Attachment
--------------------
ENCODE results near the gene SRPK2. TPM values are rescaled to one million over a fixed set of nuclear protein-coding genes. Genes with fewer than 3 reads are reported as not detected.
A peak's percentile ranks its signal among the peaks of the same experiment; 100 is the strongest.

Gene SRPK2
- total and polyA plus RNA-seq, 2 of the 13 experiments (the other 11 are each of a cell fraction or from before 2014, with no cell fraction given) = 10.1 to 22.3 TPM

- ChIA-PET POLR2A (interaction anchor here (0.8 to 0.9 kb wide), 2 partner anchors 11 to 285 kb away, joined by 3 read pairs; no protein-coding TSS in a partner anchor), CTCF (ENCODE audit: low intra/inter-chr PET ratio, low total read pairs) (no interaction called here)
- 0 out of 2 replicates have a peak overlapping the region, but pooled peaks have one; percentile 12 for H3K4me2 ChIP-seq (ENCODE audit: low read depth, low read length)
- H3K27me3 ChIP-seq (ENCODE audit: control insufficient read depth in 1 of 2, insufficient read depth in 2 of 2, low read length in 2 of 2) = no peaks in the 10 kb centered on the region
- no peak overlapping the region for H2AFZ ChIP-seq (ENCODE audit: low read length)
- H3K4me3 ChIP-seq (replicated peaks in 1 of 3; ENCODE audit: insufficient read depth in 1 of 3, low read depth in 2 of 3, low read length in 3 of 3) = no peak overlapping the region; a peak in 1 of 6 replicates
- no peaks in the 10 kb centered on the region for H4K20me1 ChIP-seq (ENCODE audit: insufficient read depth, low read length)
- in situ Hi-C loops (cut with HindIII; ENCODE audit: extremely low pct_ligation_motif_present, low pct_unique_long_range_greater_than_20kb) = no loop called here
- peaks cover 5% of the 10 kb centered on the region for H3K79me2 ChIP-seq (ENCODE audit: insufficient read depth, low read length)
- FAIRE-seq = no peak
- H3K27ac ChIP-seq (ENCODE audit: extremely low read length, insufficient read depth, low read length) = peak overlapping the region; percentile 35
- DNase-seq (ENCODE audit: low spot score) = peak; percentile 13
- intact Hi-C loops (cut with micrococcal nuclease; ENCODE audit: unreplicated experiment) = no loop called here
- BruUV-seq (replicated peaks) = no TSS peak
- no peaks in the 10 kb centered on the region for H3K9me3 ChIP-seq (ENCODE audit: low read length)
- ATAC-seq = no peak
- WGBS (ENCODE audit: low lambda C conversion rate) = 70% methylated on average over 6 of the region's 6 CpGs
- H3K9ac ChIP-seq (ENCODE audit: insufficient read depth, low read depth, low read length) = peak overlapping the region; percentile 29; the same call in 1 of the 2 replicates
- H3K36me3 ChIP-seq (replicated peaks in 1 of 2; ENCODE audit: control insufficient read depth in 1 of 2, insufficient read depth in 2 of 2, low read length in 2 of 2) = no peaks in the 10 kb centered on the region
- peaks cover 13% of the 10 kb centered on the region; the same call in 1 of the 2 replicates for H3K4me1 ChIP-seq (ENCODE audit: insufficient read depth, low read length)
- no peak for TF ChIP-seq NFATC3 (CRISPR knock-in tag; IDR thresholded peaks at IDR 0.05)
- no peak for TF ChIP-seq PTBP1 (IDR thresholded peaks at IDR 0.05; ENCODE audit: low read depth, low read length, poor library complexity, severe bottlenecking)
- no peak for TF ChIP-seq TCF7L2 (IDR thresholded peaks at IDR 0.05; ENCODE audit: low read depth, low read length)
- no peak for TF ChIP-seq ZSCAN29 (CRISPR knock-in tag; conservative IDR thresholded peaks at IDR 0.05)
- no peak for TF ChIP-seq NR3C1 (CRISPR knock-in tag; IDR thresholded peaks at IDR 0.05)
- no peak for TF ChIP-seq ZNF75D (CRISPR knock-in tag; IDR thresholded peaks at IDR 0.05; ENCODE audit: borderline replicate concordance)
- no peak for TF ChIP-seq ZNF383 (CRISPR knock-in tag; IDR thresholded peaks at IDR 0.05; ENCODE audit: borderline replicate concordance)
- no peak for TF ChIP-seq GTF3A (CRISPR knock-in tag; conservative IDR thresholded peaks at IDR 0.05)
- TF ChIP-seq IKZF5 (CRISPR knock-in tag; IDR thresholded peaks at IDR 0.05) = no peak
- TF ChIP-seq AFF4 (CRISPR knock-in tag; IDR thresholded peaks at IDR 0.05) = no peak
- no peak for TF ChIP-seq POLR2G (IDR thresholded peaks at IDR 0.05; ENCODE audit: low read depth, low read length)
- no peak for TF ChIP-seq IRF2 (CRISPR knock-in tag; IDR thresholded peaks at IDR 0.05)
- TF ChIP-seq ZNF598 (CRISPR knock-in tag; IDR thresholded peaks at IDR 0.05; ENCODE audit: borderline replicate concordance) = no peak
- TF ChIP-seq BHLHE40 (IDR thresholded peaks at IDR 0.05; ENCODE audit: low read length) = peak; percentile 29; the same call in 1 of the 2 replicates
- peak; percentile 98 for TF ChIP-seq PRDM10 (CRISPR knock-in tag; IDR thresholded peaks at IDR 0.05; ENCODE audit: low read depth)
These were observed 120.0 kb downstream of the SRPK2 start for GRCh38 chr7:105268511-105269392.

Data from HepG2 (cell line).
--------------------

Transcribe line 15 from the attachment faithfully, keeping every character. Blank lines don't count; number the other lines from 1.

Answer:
- DNase-seq (ENCODE audit: low spot score) = peak; percentile 13